ANCHORAGE, Alaska—Alaska's natural resources continues to stir energy discussions with 2 big developments: Natural Gas and Arctic Drilling.
Proposals for that long-awaited Natural Gas Pipeline from the North Slope.
Former Governor Frank Murkowski told a luncheon Monday in downtown Anchorage that he backs a proposal for a large-diameter "All-Alaska" pipeline project -- leading to an LNG Terminal either in Valdez or Cook Inlet.
And Murkowski says the time to act is now.
Murkowski echoed most of the sentiments expressed at an LNG Summit in Valdez last week. He said that Japan is cutting back on its use of nuclear energy -- and is going to need lots of Liquefied Natural Gas to generate electricity.
He says that Alaska -- with its 35 trillion cubic feet of proven gas reserves at Prudhoe Bay -- is a natural market to provide part of Japan's needs. But, he says, the window of opportunity is slipping away rapidly.
Murkowski says that Japan is willing to pay premium prices for energy, but Alaska must act quickly. He says other providers like Qatar, Papua New Guinea and Australia would also like to sell Nat Gas to the lucrative Asian market. He urged the state to show possible buyers that it's serious about finally building the project, which has been a sort of "pipe dream" for Alaska for more than 35 years.
Meanwhile, in the other big development in energy, Shell oil accidentally damaged an oil-spill containment dome during certification-testing in Bellingham, Washington Sunday Night.
The company says the damage will take days to repair, and will erase all hopes of drilling into oil-bearing rock in the Arctic Ocean this season.
Nevertheless, Pete Slaiby -- Shell's top executive in Alaska -- says the setback is not serious. The only thing that the loss of the Containment Dome will do is prevent Shell from doing is drilling deep this season.
The company says it still has the permits to drill to a depth of 1400 feet. That depth is a mile short of actually hitting oil.
Slaiby says that given how late it is in the drilling season, it is unlikely that Shell could have reached oil-bearing rock anyway this season. His hope is to start drilling five exploratory wells to shallow depth, and then resume the work next summer.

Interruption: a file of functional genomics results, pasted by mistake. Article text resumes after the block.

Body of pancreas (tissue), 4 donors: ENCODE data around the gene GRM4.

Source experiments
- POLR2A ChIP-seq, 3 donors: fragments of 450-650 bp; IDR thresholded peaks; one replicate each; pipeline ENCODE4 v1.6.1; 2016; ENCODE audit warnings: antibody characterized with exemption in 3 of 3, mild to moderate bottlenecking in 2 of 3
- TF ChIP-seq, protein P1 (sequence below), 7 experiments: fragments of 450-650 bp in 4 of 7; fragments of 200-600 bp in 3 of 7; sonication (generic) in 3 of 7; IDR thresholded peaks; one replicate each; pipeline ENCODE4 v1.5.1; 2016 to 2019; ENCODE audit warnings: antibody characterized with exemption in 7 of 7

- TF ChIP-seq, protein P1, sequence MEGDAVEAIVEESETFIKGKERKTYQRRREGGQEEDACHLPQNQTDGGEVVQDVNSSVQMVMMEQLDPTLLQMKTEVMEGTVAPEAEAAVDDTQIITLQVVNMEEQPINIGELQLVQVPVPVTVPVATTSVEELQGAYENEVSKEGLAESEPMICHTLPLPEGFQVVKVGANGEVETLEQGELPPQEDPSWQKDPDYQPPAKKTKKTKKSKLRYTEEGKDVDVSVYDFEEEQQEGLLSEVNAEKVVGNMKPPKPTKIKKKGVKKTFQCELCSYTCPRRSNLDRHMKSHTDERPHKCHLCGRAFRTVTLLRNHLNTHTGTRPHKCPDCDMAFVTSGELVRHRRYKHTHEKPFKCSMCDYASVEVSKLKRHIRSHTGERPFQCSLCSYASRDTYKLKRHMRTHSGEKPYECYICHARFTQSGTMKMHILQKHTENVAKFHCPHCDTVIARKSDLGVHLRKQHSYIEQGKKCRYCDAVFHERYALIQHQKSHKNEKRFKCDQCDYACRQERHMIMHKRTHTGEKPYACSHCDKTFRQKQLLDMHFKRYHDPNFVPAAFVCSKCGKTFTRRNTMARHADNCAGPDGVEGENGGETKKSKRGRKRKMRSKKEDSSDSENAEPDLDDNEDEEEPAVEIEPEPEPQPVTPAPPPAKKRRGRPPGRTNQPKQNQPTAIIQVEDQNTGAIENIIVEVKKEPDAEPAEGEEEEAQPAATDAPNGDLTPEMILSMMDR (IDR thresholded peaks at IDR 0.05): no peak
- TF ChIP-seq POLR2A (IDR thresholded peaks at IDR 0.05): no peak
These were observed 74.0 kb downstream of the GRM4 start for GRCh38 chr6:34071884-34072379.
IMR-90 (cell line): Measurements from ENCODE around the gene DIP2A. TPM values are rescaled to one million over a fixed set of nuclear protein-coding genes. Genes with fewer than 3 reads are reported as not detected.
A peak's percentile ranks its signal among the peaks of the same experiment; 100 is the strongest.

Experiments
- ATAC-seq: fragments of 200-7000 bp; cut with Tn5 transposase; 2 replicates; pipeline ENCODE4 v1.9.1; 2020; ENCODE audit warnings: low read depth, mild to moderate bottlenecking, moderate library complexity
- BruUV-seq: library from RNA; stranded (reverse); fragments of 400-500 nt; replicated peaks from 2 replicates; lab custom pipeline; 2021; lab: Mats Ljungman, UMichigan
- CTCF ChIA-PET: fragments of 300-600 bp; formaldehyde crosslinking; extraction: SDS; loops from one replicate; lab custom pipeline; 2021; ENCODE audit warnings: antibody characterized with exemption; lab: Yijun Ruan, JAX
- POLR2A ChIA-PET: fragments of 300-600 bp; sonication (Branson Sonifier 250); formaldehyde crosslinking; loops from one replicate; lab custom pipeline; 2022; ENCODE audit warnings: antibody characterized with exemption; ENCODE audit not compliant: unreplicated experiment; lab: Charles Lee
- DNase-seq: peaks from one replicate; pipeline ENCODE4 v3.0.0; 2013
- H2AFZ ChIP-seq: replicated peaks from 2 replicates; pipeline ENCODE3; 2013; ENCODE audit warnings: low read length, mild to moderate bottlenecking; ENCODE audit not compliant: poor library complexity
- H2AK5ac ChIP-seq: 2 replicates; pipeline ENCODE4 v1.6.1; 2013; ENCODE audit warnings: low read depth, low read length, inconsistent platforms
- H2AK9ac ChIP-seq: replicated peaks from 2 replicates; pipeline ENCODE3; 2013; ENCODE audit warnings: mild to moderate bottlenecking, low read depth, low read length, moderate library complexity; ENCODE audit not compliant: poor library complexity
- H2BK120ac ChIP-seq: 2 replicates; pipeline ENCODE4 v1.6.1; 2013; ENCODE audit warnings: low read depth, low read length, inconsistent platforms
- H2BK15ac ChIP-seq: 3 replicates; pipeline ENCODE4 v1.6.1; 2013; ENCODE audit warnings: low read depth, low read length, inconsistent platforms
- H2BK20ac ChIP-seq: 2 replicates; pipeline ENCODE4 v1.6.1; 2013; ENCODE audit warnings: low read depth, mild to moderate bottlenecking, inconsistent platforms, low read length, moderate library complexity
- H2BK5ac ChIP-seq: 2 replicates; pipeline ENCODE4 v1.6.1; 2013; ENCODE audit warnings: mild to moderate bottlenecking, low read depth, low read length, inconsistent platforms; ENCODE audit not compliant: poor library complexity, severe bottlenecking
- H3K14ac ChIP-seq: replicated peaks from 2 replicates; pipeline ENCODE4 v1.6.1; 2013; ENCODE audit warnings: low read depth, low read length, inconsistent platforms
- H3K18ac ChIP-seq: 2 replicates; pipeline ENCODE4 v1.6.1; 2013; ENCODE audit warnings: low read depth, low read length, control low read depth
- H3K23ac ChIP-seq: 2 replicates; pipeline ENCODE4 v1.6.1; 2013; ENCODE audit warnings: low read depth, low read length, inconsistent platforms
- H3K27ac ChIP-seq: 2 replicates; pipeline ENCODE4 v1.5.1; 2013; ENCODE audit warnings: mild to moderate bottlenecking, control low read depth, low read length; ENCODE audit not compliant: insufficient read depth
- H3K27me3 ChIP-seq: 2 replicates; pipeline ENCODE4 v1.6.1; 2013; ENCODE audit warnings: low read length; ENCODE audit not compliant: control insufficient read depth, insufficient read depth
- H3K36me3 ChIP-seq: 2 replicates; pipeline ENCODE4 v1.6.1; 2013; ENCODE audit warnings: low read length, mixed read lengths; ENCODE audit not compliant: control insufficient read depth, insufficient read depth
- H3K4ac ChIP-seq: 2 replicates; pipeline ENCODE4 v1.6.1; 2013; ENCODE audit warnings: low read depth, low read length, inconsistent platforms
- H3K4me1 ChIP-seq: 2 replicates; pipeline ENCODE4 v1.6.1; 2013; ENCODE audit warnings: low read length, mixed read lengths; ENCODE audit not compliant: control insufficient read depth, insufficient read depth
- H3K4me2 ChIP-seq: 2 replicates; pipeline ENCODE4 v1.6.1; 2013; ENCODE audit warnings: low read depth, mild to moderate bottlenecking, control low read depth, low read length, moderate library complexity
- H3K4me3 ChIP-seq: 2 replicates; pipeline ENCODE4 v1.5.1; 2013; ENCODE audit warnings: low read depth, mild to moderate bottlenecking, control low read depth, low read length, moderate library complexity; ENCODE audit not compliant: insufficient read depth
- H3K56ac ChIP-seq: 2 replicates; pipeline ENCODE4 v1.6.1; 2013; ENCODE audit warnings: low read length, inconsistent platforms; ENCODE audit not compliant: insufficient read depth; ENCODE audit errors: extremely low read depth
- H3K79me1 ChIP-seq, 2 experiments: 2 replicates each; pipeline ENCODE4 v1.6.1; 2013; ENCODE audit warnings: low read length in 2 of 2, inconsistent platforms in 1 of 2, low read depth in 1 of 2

The setback was considered a reprieve by environmental groups -- which believe that arctic drilling inherently dangerous.
There is no proven technology to clean-up oil spills when ice floes are in the water. Solid blocks of ice can slip beneath containment booms, allowing oil to escape.
Shell says that is not a risk this year, given the fact it will be drilling far short of the oil reservoir.
Environmentalists say the risks are smaller, but still not zero when drilling into non oil-bearing rock. They warn that Shell could still hit unexpected pockets of pressurized gas -- and they worry about a blowout. But again, Shell says that's not a credible threat because it has extensive 3-D siesmic surveys of its drilling area -- and it knows the rock layers well, especially at shallow depths.
But Rebecca Noblin, of the Center for Biological Diversity, is hoping the delay in drilling to the oil-zone will provide time for lawsuits to move forward -- to prevent further exploratory drilling in the Arctic Ocean next summer.
Noblin also hoped for a change-of-heart from the Obama Administration -- which has so far permitted the drilling -- despite a million letters from environmentalists asking that it be halted.
The hope that that the President might change his mind seemed to fade today when Interior Secretary Ken Salazar put out a statement concerning shell.
That statement read, in part, "we look forward to continuing to work with Shell to maximize the remaining opportunities this drilling season provides."
Shell says it may well have two rigs punching holes in the Chukchi and Beaufort Seas by this time next week.